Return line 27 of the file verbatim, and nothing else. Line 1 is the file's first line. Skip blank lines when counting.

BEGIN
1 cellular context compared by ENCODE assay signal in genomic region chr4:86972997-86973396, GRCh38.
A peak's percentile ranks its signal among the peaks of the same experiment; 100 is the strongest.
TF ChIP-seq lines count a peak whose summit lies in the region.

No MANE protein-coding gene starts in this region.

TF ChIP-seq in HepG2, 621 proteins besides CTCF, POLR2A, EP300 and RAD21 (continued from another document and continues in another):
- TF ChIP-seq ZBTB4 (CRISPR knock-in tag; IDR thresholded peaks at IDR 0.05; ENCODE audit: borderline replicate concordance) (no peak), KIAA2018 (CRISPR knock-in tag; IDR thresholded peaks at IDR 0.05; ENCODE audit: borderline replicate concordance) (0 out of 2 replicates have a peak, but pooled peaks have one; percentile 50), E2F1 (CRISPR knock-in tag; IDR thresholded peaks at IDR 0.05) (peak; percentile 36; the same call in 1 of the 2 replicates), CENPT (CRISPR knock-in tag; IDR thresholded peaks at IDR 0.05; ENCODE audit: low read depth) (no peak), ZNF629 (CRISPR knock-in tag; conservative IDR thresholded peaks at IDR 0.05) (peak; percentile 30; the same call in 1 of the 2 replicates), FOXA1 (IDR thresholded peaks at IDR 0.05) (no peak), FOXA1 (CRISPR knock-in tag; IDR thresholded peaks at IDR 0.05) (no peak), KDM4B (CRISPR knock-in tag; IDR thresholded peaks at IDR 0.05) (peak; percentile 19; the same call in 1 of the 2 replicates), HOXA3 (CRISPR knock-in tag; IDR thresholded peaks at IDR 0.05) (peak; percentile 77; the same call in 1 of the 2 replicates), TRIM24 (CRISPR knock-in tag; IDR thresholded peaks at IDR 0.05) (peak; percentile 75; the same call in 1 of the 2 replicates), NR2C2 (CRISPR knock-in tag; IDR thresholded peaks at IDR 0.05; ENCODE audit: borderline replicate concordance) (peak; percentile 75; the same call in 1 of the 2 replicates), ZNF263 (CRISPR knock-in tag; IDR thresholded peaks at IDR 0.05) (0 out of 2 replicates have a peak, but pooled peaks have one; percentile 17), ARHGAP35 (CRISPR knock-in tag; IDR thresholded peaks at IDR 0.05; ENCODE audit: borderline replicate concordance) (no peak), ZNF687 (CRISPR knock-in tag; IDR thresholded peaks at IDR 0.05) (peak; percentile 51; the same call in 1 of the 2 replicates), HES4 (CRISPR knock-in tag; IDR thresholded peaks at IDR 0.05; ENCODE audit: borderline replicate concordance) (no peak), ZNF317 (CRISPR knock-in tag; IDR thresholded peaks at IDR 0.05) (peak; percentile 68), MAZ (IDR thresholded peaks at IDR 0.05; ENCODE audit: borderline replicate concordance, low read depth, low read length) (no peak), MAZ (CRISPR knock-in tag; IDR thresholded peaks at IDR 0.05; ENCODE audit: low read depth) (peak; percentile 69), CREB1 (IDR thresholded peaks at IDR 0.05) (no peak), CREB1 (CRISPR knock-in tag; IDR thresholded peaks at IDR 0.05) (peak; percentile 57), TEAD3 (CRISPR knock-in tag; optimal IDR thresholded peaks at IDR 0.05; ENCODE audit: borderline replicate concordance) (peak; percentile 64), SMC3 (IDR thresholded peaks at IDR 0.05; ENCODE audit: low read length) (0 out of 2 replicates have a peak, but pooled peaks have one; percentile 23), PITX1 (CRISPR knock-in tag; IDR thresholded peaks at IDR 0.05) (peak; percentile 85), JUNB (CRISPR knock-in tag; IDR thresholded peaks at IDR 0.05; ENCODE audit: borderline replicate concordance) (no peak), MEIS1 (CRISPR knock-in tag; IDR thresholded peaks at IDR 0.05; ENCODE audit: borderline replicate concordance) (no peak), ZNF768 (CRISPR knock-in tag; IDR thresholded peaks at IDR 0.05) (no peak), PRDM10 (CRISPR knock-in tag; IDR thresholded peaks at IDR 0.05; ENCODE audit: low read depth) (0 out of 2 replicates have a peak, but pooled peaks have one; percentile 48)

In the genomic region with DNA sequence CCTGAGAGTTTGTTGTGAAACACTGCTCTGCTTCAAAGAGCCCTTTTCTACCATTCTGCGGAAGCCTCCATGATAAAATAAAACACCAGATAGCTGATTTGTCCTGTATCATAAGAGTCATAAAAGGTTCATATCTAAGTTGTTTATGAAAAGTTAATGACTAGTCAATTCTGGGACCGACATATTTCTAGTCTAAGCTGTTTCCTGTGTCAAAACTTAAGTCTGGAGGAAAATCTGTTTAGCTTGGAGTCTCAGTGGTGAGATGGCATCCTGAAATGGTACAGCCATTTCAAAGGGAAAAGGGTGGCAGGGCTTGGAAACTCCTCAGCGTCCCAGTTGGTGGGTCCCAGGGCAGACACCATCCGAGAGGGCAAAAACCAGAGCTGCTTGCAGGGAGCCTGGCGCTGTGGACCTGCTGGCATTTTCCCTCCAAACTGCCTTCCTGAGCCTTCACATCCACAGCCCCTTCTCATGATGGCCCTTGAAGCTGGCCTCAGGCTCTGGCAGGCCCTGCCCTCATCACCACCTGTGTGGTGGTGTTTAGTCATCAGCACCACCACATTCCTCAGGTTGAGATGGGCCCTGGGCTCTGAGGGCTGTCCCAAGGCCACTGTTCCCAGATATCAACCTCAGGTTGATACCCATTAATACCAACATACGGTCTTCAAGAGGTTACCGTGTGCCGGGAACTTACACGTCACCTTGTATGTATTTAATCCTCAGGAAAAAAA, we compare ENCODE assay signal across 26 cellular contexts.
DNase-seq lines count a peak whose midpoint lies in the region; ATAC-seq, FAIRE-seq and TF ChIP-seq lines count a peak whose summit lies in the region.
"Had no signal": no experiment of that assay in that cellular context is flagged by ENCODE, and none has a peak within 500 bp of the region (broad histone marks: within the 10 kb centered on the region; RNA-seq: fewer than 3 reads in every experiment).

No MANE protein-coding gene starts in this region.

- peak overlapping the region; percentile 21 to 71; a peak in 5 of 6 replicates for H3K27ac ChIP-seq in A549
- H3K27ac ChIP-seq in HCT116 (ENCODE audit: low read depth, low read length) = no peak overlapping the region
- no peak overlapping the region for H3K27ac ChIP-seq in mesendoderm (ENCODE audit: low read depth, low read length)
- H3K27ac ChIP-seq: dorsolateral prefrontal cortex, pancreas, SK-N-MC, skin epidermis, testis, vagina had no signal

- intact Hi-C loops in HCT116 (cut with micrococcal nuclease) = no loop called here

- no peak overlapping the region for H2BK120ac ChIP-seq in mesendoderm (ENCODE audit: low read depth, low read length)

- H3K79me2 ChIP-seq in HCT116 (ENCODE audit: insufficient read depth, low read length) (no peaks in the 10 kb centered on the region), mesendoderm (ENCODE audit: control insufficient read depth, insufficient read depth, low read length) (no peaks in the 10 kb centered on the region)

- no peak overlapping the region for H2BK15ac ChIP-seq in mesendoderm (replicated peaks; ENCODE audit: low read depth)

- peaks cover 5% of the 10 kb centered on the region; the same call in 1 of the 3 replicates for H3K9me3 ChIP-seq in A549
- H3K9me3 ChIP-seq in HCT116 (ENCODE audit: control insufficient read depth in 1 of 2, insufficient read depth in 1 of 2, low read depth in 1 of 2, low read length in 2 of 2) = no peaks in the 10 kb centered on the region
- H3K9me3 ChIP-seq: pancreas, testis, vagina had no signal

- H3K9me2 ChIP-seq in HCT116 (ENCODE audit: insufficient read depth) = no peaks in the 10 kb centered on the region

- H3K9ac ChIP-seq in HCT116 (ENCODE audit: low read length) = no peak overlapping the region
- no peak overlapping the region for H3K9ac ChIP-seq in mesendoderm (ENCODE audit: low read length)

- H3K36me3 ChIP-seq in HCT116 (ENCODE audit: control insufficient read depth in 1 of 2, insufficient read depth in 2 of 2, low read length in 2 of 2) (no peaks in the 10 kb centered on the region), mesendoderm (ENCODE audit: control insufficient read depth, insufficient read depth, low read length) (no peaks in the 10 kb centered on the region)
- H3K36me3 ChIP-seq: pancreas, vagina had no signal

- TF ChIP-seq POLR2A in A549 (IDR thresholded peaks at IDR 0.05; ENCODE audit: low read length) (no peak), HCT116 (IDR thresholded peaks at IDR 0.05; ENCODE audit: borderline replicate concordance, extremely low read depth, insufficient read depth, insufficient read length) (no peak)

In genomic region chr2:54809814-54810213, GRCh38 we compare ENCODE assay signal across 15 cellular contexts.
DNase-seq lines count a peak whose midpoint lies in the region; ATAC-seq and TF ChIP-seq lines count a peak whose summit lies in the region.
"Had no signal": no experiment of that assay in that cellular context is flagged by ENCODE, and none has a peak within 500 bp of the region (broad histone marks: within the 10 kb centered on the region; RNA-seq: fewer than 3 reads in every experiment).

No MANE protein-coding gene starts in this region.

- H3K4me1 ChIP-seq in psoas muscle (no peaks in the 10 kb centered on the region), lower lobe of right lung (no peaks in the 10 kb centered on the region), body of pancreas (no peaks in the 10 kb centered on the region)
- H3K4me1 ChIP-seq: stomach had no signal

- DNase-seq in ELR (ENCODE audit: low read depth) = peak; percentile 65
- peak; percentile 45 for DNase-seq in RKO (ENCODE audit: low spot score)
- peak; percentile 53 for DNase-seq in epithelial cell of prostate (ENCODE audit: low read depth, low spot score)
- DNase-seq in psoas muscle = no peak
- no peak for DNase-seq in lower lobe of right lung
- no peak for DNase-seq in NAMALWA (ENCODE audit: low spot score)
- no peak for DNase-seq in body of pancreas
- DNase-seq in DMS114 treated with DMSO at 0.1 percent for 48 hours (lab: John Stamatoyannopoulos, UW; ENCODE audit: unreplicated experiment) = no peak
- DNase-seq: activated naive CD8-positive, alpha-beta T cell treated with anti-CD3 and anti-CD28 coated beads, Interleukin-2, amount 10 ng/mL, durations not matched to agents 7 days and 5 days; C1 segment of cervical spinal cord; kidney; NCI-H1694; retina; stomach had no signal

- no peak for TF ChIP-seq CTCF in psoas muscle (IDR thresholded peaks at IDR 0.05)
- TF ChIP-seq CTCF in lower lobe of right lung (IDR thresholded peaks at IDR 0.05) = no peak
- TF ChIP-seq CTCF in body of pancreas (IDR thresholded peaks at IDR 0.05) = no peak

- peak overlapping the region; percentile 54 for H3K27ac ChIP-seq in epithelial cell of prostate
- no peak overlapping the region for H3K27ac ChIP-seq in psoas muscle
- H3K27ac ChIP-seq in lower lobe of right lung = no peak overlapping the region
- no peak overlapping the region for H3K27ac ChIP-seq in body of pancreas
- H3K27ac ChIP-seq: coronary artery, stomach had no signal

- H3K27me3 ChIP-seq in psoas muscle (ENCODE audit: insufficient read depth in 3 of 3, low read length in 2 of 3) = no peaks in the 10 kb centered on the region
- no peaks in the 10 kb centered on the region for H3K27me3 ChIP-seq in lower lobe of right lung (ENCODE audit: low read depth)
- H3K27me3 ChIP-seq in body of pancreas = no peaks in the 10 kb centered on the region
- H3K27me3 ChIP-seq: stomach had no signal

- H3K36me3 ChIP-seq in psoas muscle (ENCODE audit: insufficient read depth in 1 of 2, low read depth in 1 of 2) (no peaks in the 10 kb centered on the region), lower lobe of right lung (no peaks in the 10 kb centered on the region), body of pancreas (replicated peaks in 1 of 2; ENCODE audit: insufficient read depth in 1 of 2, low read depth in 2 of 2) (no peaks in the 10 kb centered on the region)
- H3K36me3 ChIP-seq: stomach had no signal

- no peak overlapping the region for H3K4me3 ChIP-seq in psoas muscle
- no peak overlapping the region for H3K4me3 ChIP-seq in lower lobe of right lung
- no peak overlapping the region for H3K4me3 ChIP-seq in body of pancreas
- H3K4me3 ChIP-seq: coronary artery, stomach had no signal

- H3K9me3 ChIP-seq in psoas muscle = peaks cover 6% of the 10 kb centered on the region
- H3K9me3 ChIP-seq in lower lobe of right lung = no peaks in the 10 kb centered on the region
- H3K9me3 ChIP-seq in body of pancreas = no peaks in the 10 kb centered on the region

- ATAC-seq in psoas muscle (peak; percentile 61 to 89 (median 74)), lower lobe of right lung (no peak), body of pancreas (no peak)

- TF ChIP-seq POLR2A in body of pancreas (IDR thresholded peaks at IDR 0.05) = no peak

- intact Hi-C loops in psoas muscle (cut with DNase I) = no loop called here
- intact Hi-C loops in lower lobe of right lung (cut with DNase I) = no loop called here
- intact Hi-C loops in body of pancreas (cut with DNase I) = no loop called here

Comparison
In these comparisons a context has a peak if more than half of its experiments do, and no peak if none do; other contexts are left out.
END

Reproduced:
- TF ChIP-seq POLR2A in A549 (IDR thresholded peaks at IDR 0.05; ENCODE audit: low read length) (no peak), HCT116 (IDR thresholded peaks at IDR 0.05; ENCODE audit: borderline replicate concordance, extremely low read depth, insufficient read depth, insufficient read length) (no peak)